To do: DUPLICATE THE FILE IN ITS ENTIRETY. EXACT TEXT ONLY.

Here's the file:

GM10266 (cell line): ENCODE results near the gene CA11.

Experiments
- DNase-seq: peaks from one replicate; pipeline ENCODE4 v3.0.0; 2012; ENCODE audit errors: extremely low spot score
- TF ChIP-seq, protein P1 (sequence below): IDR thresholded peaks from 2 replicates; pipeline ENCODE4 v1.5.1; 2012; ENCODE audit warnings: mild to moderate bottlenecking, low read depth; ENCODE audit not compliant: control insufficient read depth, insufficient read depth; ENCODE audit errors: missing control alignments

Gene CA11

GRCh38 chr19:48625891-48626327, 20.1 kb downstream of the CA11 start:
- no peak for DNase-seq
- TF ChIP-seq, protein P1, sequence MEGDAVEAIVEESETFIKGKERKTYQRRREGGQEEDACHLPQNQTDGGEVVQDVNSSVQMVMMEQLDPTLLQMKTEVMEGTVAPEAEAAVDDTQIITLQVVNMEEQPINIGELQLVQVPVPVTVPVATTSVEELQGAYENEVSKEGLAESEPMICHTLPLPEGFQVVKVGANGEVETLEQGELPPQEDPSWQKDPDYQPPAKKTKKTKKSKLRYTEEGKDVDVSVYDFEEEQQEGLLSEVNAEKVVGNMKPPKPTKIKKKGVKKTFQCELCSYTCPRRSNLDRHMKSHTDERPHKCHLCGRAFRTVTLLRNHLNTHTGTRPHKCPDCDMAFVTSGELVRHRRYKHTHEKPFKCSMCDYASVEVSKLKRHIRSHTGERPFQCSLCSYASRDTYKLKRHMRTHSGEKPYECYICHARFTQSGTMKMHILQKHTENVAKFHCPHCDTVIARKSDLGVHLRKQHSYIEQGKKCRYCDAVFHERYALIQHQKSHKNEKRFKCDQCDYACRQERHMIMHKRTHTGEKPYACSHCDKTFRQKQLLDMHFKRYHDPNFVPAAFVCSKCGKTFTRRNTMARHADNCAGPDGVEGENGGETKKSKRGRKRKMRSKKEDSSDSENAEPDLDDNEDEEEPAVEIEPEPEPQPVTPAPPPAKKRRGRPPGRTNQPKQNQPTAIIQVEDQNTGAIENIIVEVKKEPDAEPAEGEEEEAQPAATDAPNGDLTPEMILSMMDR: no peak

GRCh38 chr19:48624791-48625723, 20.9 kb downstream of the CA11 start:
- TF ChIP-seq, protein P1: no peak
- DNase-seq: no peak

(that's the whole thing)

GM10266 (cell line): ENCODE results near the gene CA11.

Experiments
- DNase-seq: peaks from one replicate; pipeline ENCODE4 v3.0.0; 2012; ENCODE audit errors: extremely low spot score
- TF ChIP-seq, protein P1 (sequence below): IDR thresholded peaks from 2 replicates; pipeline ENCODE4 v1.5.1; 2012; ENCODE audit warnings: mild to moderate bottlenecking, low read depth; ENCODE audit not compliant: control insufficient read depth, insufficient read depth; ENCODE audit errors: missing control alignments

Gene CA11

GRCh38 chr19:48625891-48626327, 20.1 kb downstream of the CA11 start:
- no peak for DNase-seq
- TF ChIP-seq, protein P1, sequence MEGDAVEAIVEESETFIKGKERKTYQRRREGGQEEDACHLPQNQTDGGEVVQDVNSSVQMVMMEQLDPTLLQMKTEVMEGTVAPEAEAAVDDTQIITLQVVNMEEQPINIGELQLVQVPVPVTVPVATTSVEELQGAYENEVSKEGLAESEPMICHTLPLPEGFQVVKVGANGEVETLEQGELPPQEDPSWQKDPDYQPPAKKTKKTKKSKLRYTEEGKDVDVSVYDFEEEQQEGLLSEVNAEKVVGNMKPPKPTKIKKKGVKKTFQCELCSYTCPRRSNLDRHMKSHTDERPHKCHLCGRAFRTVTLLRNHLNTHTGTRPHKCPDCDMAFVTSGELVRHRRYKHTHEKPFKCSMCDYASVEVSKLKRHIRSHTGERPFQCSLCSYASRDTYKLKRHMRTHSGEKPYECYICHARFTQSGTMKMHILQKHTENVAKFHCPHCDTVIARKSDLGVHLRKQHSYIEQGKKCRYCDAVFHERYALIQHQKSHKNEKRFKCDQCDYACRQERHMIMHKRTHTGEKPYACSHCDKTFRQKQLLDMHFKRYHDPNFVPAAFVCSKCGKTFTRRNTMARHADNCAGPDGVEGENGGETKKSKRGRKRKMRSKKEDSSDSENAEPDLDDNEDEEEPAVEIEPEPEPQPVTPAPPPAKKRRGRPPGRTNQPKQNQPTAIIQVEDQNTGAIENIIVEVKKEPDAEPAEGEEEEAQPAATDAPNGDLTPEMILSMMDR: no peak

GRCh38 chr19:48624791-48625723, 20.9 kb downstream of the CA11 start:
- TF ChIP-seq, protein P1: no peak
- DNase-seq: no peak